The proposed ethos of Hemlock music was that Tokyo bands would be able fund recordings through live receipts. The first planned album was to be Antidote, which according to Gray, was to be a showcase of the band's diversity. Songs were written in a mix of genres such as country-inspired, Letters from Tijuana; the blues number, Swingin'; the Cuban-influenced, Voodoo Doll; and the 6/8 open chord waltz, Long Time Coming. The diversity of the song content was to be matched by the lyrical themes which drew upon allegedly true stories, from suicidal friends to a swingers party in a Japanese hot spring. However, production problems and personal differences plagued the recordings delaying its completion. The proposed launch went ahead on November 11, 2009, but without the CD, which despite attempts at remixing would finally be mostly re-recorded.

Live success 2008–2010[edit]

Despite the ongoing problems with the recordings, the band continued to have increasing success on the live scene around Japan. After playing at Hard Rock Cafe in Nagoya in early 2009, they were invited to open the Hakuba Music Festival, also known as KevRock after its Australian organizer, Kevin Gibson, appearing with cult Australian bands, the Hoodoo Gurus and Regurgitator. More success followed at Japan Music Week, the Tokyo attempt at SXSW in November of that year.

UK and Antidote (2010–2011)[edit]

After suffering from ill health, Watson left the band in January 2010, with Canadian, Chris Cooling, taking over on electric guitar, and Mississippian, Forrest Nelson on bass, giving the band a more dynamic sound. Gray returned to London in July 2010 to promote his new solo album, The Veil Has Been Lifted, appearing at the Wimbledon Calling festival, headlined by British Sea Power and The Automatic; and then the acoustic stage at the Aeon Festival. However, again quality issues with the recordings meant the album was postponed and Gray returned to Tokyo to headline at Japan Music Week again in November.

With the departure of drummer, Damien Cavanagh, to England, Nelson recruited close friend, Rob Gommerman, who had been the previous drummer of gold-selling Canadian rock band, Finger Eleven. The band re-recorded the Antidote album at the Japanese indie haven, Stepway Studios, in Yoyogi, Tokyo in spring 2011. A total of 12 new tracks were recorded and Antidote was released in October 2011.

Success in the US[edit]

The Gravy Train garnered some limited success in the US after their folk song, "Happy Children", was used in the short film, The Pin, featuring Hollywood actors, John Magaro and Emily Meade. After shooting a video New York-based Positively Fourth Street Productions[12][not in citation given] in the US in July 2011, the band released an accompanying single, "Hang On To The Sweet Song", with Record Union in December 2011.[13] Both creations were the brainchild of Hal Sofsky and Abhay Sofsky, the latter being the co-producer of SXSW Best Documentary 2012, "Beware of Mr. Baker".[14]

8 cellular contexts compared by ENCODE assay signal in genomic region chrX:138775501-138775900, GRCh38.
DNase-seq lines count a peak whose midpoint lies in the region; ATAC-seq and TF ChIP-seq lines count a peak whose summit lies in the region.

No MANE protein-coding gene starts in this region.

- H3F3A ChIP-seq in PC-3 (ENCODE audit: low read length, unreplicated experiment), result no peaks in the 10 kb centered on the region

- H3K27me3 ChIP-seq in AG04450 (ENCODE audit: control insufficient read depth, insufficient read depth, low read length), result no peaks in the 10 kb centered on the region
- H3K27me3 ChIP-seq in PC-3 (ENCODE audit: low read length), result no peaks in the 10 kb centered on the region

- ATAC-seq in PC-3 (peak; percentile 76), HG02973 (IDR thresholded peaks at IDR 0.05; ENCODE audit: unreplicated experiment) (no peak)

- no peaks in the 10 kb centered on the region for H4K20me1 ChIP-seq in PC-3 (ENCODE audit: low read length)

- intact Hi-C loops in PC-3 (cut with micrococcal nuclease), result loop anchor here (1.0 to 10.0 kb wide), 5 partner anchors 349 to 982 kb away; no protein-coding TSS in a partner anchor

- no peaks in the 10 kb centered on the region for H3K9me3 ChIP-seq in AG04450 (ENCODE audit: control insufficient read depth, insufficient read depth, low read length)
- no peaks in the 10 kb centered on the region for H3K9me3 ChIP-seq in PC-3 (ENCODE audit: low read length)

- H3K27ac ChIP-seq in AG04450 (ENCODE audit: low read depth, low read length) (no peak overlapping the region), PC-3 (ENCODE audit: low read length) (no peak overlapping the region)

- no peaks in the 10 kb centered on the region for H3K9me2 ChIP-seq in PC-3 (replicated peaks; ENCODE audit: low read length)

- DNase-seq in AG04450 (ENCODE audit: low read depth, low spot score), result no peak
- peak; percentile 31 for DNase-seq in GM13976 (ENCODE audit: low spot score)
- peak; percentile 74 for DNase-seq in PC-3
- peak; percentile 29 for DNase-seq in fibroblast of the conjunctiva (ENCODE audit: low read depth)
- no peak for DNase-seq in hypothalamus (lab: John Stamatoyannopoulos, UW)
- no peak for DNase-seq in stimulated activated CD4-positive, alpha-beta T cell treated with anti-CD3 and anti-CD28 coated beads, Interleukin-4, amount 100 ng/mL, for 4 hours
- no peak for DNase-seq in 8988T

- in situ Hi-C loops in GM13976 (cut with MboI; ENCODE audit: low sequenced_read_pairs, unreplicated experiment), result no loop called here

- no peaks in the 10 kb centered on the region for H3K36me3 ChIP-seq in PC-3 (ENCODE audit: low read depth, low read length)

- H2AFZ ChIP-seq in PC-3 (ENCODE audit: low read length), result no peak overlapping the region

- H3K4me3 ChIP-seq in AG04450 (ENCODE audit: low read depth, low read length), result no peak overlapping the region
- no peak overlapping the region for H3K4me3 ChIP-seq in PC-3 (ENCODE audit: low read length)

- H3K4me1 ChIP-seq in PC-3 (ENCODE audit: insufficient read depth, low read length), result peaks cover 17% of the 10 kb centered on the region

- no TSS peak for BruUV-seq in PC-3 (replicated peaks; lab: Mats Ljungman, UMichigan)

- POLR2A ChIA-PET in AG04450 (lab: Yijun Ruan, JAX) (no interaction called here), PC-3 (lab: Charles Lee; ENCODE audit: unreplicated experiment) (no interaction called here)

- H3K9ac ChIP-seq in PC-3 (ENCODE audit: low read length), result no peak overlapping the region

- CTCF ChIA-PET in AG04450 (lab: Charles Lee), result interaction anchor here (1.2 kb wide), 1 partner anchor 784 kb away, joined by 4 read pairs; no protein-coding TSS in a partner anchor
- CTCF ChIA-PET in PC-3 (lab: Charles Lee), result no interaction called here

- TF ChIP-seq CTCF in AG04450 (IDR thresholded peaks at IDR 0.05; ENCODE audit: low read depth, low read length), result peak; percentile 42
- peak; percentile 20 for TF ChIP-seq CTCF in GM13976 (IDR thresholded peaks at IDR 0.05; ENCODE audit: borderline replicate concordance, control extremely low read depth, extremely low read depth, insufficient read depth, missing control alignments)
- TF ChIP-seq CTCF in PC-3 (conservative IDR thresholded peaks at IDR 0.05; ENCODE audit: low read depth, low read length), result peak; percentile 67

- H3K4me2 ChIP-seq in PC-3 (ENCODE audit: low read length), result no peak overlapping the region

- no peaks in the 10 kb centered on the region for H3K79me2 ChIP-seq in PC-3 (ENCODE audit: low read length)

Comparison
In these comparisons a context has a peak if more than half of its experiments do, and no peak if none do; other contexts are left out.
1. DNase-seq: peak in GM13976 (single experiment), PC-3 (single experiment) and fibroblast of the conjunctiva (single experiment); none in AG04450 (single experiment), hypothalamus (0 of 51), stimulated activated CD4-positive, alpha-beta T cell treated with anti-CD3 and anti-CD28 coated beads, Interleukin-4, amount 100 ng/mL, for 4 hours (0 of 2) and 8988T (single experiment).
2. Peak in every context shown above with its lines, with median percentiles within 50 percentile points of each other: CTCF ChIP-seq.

"Hang Onto The Sweet Song In Your Soul" video[edit]

The video was shot in a vintage furniture store in Williamsburg, New York, called Brooklyn Reclamation.[15] The producers went for the innovative approach of making a compound live video where over 50 live takes were taken around the store over the course of about 10 hours. The best matches were chosen and edited to form one "live song". Co-director, Hal Sofksy said: "After seeing him perform live, we felt lip-syncing would underplay his vocal appeal. We chose the store to reflect the timeless nature of the vintage music that his songwriting evokes – it does sound from another era until you hear the lyrics. And although the song itself deals with the struggle of modern existence, its message is again pretty timeless: whatever happens, you'll always have music to help you through".[16]

Before the video was shot, Gray embarked on a minor tour of the US East Coast, playing in NYC at Greenwich Village hangouts such as The Bitter End and Caffe Vivaldi, as well as Boston, where he featured in the music festival, Fête de la Musique,[17] and played at The Lizard Lounge in Cambridge.

After the US venture, The Gravy Train restarted in Tokyo playing at Japan Music Week 2011 at various events from November 4–13, including Rock Cafe, La Mama, Crawfish, and the popular musicians hangout, Timeout, with bands from Canada, Singapore, Japan and Brazil, including the bossa-nova artist, Sabrina Helsh.[18]

Accident and comeback (2012–2013)[edit]

After a near-fatal accident, Gray had to stop singing for most of 2012,[19] cancelling all recordings and most of their live shows.[9] The band resurfaced in Tokyo in February 2013 playing a series of comeback shows in Azabu,[20] Akasaka,[21] and Roppongi, including Bauhaus and Hard Rock Cafe.[22] Due to the break, the existing members of the band moved onto new projects, leading Gray to recruit new personnel in Tokyo. Instrumental in the new sound was Canadian mandolinist, Rob Moreau, whose fusion of styles added a rich dimension to older songs such as The Mountain and adding texture to new compositions such as the yoga-inspired bossa nova song, Dirty Downward Dog.[9] Moreau drafted in the guitarist from the band of 1970s folk-singer Masato Minami,[23] Pon, whom he met while playing in Kichijōji's Inokashira Park, which was also the meeting place of the new multi-instrumentalist drummer, Shokei Konno. This added a more Japanese influence to the band, with occasional impromptu vocal performances of traditional Japanese folks songs such as "Seikatsu no gara".[24]